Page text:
Pope Francis climbed, step by slow step, to an altar in an eerily empty St. Peter’s Square, reflecting the heaviness of our hearts during this pandemic. As a drizzle fell, the Pope prayed for an end of the coronavirus. He gave the Apostolic Blessing, the Urbi et Orbi, a prayer for the “city [of Rome] and the world,” while surrounded by the columns designed to symbolize Christ’s embrace of humanity.
On this Feast of the Holy Trinity, we reflect on Jesus’ words: “God so loved the world that he gave his only Son, so that everyone who believes in him might not perish but might have eternal life. For God did not send his Son into the world to condemn the world, but that the world might be saved through him.” God created and redeemed the entire world — each person from every single nation and race.
When I began this reflection, never did I imagine the plague of racism and social injustice would strike again with such brutal force. This past week, our country exploded with righteous anger over the horrific death of a black man, Mr. George Floyd, of Minneapolis, Minnesota. And we face, once again, the shame of racism.
According to the United States Council of Catholic Bishops’ 2018 Pastoral Letter on Racism, “Open Wide Our Hearts: The Enduring Call to Love”: “Almost every day, news headlines demonstrate that our country’s ‘original sin’ of racism continues to impact the lives of many Americans, many of them Catholic — particularly those who belong to the African American, Hispanic/Latino, or Native American communities.” Just as Original Sin wreaks havoc in our world, so our country’s “original sin” of slavery and racism rears its ugly head in unjust policies and discriminatory practices.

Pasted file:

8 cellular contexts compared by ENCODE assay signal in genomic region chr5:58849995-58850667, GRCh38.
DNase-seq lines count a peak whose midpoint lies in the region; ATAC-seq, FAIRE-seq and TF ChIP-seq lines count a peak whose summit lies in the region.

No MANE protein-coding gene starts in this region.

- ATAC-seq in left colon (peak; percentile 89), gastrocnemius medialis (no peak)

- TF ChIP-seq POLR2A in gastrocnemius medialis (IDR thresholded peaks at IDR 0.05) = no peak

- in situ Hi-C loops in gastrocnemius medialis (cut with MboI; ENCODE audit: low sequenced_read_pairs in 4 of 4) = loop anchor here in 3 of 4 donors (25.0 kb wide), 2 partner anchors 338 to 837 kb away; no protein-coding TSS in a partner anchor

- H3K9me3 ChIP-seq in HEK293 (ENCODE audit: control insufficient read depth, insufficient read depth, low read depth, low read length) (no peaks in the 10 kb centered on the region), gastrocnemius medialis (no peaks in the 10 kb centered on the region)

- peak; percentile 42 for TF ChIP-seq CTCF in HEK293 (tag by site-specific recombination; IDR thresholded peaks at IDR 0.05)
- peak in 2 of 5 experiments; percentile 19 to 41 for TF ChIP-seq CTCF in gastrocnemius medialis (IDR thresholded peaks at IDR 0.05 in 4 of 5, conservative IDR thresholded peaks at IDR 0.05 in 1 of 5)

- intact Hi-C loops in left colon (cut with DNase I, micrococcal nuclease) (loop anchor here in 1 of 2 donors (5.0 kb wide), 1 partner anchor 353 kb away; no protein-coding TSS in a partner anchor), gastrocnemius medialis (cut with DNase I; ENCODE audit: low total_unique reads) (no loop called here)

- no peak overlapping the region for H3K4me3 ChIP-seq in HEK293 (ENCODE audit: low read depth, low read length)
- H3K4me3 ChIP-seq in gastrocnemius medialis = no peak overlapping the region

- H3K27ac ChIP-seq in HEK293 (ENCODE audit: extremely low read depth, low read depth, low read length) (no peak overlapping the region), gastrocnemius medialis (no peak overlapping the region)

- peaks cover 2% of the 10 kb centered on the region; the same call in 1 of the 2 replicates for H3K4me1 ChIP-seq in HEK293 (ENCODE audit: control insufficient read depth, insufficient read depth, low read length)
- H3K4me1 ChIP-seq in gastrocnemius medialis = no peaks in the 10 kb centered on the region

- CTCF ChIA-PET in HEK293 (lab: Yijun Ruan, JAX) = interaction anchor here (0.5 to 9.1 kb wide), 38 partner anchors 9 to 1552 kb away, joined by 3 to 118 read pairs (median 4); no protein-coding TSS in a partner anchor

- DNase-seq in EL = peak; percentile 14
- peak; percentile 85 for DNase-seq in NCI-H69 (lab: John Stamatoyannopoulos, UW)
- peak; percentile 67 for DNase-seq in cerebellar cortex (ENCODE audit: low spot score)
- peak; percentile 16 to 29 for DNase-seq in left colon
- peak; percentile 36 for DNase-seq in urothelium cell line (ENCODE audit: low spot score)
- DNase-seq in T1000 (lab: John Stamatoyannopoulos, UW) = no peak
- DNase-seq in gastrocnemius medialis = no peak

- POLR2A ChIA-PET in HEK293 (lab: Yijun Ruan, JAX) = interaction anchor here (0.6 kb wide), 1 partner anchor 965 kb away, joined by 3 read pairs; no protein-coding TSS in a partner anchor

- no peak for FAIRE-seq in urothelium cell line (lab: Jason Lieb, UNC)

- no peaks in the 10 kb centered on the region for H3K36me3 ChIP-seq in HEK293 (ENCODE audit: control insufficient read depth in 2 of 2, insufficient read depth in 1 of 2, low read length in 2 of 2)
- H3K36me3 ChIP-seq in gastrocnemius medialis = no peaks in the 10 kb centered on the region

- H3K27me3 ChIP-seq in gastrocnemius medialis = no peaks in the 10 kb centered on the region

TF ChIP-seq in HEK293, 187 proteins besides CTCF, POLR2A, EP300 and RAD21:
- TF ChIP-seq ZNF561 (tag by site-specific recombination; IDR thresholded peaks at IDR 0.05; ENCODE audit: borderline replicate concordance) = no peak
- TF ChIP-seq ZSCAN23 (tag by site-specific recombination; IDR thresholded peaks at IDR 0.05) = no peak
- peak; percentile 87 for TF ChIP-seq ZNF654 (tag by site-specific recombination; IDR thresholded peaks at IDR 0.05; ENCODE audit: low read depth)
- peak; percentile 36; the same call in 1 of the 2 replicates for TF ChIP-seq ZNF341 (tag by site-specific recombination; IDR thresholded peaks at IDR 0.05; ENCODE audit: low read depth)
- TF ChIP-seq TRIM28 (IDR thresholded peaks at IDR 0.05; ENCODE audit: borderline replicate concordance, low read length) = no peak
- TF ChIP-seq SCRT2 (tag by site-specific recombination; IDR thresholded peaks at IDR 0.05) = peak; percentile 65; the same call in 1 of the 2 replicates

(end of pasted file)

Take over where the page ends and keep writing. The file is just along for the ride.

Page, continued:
Interestingly, there is also a correlation between race and rates of coronavirus — dependent on medical care access, living quarters, and working conditions. National Public Radio reported: “African-American deaths from COVID-19 are nearly two times greater than would be expected based on their share of the population. … Hispanics/Latinos make up a greater share of confirmed cases than their share of the population. In eight states, it’s more than four times greater.”
As parents/grandparents, we name grace — God’s saving presence — each time we speak of the dignity of the human person, regardless of race or economic status. With our children, we pray for peace and work for justice. We refuse to stereotype others and encourage our children to respect differences.
Peaceful protests for equal justice are of the Spirit, while violence is of our fallen human nature — Original Sin. The Bishops direct us: “Indifference is not an option. … we unequivocally state that racism is a life issue.” We must act. The only path forward, step by hard step, is through the love of the Trinity — the Father, the Son who “frees us from Original Sin and our own actual sins” (Adult Catechism, p. 70), and the Holy Spirit who grants us courage and strength.
Under thick clouds and pouring rain, we pray with Pope Francis for the entire world and each person affected by sickness or injustice. With the Bishops, we beg “God to heal our deeply broken view of each other, as well as our deeply broken society.” Together, we pray for the protection of protester and police — for safety of all. May the Trinity guide us on the only path forward, which is love. Now, that’s good news.
How will you educate your child about racism?
Naming Grace in the Domestic Church reflects on Scripture through the lens of a parent/grandparent: www.marypedersen.com.